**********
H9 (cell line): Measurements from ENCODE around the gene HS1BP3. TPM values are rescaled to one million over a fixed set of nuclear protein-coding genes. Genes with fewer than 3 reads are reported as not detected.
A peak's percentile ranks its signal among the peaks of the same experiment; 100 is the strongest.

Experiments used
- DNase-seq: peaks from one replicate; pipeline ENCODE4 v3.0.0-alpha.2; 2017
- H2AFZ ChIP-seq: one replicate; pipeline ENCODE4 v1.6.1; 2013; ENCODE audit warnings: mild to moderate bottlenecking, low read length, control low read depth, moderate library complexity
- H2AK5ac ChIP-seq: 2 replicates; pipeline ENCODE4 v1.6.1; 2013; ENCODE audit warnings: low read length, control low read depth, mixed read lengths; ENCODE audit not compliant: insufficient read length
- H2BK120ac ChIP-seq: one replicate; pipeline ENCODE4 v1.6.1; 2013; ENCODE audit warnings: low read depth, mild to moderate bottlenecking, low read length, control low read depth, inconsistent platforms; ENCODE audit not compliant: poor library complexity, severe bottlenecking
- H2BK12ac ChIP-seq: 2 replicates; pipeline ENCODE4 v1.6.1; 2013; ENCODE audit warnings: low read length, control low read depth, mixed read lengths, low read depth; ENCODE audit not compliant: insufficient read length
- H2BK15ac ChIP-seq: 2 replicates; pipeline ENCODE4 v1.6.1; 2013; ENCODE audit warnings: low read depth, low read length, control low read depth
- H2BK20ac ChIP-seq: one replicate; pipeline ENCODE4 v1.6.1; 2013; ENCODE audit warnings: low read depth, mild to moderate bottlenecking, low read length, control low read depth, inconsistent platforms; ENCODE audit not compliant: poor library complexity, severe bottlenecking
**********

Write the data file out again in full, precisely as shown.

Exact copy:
H9 (cell line): Measurements from ENCODE around the gene HS1BP3. TPM values are rescaled to one million over a fixed set of nuclear protein-coding genes. Genes with fewer than 3 reads are reported as not detected.
A peak's percentile ranks its signal among the peaks of the same experiment; 100 is the strongest.

Experiments used
- DNase-seq: peaks from one replicate; pipeline ENCODE4 v3.0.0-alpha.2; 2017
- H2AFZ ChIP-seq: one replicate; pipeline ENCODE4 v1.6.1; 2013; ENCODE audit warnings: mild to moderate bottlenecking, low read length, control low read depth, moderate library complexity
- H2AK5ac ChIP-seq: 2 replicates; pipeline ENCODE4 v1.6.1; 2013; ENCODE audit warnings: low read length, control low read depth, mixed read lengths; ENCODE audit not compliant: insufficient read length
- H2BK120ac ChIP-seq: one replicate; pipeline ENCODE4 v1.6.1; 2013; ENCODE audit warnings: low read depth, mild to moderate bottlenecking, low read length, control low read depth, inconsistent platforms; ENCODE audit not compliant: poor library complexity, severe bottlenecking
- H2BK12ac ChIP-seq: 2 replicates; pipeline ENCODE4 v1.6.1; 2013; ENCODE audit warnings: low read length, control low read depth, mixed read lengths, low read depth; ENCODE audit not compliant: insufficient read length
- H2BK15ac ChIP-seq: 2 replicates; pipeline ENCODE4 v1.6.1; 2013; ENCODE audit warnings: low read depth, low read length, control low read depth
- H2BK20ac ChIP-seq: one replicate; pipeline ENCODE4 v1.6.1; 2013; ENCODE audit warnings: low read depth, mild to moderate bottlenecking, low read length, control low read depth, inconsistent platforms; ENCODE audit not compliant: poor library complexity, severe bottlenecking